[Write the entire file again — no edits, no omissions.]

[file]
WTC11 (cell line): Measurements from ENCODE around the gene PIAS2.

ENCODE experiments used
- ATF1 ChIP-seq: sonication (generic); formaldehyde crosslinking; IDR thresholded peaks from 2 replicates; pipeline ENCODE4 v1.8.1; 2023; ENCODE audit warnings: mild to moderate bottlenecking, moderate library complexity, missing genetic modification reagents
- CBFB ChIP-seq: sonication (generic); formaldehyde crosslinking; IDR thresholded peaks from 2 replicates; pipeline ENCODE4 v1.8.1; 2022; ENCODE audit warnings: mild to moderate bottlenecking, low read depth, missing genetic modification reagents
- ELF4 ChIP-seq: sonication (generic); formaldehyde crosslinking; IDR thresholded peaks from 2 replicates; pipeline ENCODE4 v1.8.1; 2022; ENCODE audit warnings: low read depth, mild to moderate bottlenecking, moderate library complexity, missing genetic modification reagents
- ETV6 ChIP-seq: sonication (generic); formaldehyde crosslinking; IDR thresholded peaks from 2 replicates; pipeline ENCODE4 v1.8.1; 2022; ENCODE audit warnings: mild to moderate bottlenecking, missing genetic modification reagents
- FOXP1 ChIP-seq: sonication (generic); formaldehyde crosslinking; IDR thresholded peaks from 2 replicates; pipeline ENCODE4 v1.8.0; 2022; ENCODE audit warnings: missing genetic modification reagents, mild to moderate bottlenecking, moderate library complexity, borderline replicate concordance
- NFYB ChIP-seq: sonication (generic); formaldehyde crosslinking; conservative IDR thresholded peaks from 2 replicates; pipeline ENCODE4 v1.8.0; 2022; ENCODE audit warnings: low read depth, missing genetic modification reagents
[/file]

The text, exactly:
WTC11 (cell line): Measurements from ENCODE around the gene PIAS2.

ENCODE experiments used
- ATF1 ChIP-seq: sonication (generic); formaldehyde crosslinking; IDR thresholded peaks from 2 replicates; pipeline ENCODE4 v1.8.1; 2023; ENCODE audit warnings: mild to moderate bottlenecking, moderate library complexity, missing genetic modification reagents
- CBFB ChIP-seq: sonication (generic); formaldehyde crosslinking; IDR thresholded peaks from 2 replicates; pipeline ENCODE4 v1.8.1; 2022; ENCODE audit warnings: mild to moderate bottlenecking, low read depth, missing genetic modification reagents
- ELF4 ChIP-seq: sonication (generic); formaldehyde crosslinking; IDR thresholded peaks from 2 replicates; pipeline ENCODE4 v1.8.1; 2022; ENCODE audit warnings: low read depth, mild to moderate bottlenecking, moderate library complexity, missing genetic modification reagents
- ETV6 ChIP-seq: sonication (generic); formaldehyde crosslinking; IDR thresholded peaks from 2 replicates; pipeline ENCODE4 v1.8.1; 2022; ENCODE audit warnings: mild to moderate bottlenecking, missing genetic modification reagents
- FOXP1 ChIP-seq: sonication (generic); formaldehyde crosslinking; IDR thresholded peaks from 2 replicates; pipeline ENCODE4 v1.8.0; 2022; ENCODE audit warnings: missing genetic modification reagents, mild to moderate bottlenecking, moderate library complexity, borderline replicate concordance
- NFYB ChIP-seq: sonication (generic); formaldehyde crosslinking; conservative IDR thresholded peaks from 2 replicates; pipeline ENCODE4 v1.8.0; 2022; ENCODE audit warnings: low read depth, missing genetic modification reagents